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Do You Need to Know Data Structures & Algorithms?

josepheames profile image Joe Eames ・2 min read

One question a lot of developers continue to struggle with as they start and advance their careers is the question of the importance of Data Structures & Algorithms.

Do you need to know what a hash is and how to implement it?

Do you need to know how to do a quicksort?

Well, after 22 years of professional programming without having a CS degree, I can definitively say that the answer is a clear and unambiguous Yes and No.

Let me take a quick aside and define “data structures and algorithms”. If you already know this, skip this paragraph. “Data Structure” is the study of various programming data structures (duh) and what they do, how they work, the tasks they’re fast at, the tasks they’re slow at, and their various features. “Algorithms” refers to the study of the program fragments that solve low-level problems like searching and sorting through any of the above data structures, and which algorithms are most performant in different circumstances. There’s a large body of academic studies and amazing books about these subjects.

Now, here’s the problem with the above question: In 22 years, I’ve never implemented a linked list in any program I’ve written. But I constantly choose whether to use an object or an array to hold some data or state. And that choice matters. Both objects and arrays can represent collections of data in JavaScript, but knowing when and how to use each is pretty important.

Most of my knowledge of data structures and algorithms have been slowly built up as I have written code over my career, combined with some occasional academic reading. I pretty quickly learned binary search. Understanding that has helped me in several cases, but I don’t think I’ve ever implemented a binary search on my own. Most of what I know about data structures & algorithms, I learned without knowing that I was actually learning data structures and algorithms.

I personally find the topic an interesting and engrossing subject. But I also find that most of the time, any academic study I’ve done is not as directly useful as learning a new library or technology. Generally, learning this stuff has a sort of “passive” benefit on your development. The nice thing is, this knowledge crosses frameworks, techniques, and languages. Anything you learn will benefit you regardless of what you are currently writing.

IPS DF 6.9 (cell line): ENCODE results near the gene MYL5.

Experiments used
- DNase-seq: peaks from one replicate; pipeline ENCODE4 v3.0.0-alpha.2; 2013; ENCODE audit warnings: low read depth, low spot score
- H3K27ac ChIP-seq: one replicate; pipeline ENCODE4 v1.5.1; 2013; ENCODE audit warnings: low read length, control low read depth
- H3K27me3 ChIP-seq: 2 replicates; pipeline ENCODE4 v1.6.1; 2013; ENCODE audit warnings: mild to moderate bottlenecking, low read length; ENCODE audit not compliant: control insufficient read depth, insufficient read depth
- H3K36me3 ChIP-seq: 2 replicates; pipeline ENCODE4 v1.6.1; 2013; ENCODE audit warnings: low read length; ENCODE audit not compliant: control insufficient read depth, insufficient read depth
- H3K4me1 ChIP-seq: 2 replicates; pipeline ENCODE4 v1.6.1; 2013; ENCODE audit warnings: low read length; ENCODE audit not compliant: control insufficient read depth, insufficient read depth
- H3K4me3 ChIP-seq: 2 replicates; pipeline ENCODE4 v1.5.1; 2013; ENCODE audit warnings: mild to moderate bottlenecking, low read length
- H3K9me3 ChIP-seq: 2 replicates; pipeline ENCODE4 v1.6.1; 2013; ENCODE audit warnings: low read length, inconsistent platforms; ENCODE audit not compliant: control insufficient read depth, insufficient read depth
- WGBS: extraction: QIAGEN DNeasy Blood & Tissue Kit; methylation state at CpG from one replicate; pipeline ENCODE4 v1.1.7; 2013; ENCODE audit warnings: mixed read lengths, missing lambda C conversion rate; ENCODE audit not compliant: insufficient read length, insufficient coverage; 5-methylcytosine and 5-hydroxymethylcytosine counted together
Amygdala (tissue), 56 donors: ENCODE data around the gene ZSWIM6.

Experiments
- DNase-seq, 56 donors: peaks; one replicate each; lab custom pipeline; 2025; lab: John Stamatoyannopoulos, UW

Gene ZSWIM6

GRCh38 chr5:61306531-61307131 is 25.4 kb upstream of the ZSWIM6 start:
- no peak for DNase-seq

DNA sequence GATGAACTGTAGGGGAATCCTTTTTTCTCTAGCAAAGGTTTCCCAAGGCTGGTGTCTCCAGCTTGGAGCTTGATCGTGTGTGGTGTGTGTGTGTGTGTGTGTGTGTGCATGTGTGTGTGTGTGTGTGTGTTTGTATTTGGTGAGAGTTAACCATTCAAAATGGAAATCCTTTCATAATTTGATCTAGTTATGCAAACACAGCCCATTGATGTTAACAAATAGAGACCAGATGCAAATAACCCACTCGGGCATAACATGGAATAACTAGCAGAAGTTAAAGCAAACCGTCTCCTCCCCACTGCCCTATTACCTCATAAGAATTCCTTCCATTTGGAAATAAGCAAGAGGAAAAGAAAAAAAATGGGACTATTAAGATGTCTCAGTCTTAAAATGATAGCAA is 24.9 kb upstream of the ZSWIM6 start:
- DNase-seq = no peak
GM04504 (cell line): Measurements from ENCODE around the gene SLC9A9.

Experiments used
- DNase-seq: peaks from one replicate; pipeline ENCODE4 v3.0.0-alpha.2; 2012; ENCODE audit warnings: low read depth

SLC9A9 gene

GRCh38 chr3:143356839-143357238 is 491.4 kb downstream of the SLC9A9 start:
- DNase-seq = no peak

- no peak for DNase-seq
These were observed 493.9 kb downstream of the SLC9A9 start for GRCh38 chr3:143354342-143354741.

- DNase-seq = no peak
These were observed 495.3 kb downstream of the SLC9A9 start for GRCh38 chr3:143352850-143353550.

So, back to the original question: Do you need to know them to be a good programmer?

You will definitely benefit from making a concerted effort to learn them, but that’s something that can be slowly mixed into your career. And learning other development topics, like current best practices, new languages and development paradigms, current tools and techniques… all of these will benefit you as well. So you shouldn’t ignore these other things just to become an absolute expert on red-black trees.

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Posted on Jun 1 by:

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Joe Eames

@josepheames

Mormon, Christian, Father, Educator, CEO of Thinkster.io, Organizer of @ngconf, @frameworksummit & React Conf. Front end developer, and Software Craftsmanship Evangelist.

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Discussion

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I can't agree more. The fact that big tech giants focus tremendously on Data Structures and Algorithms says it all. It's critical that a developer understands clearly what data structure to use to store a particular data and how good his algorithm performs specially with a colossal amount of data with the current trend of the speed at which data is accumulated even before we get into data science or AI and machine learning.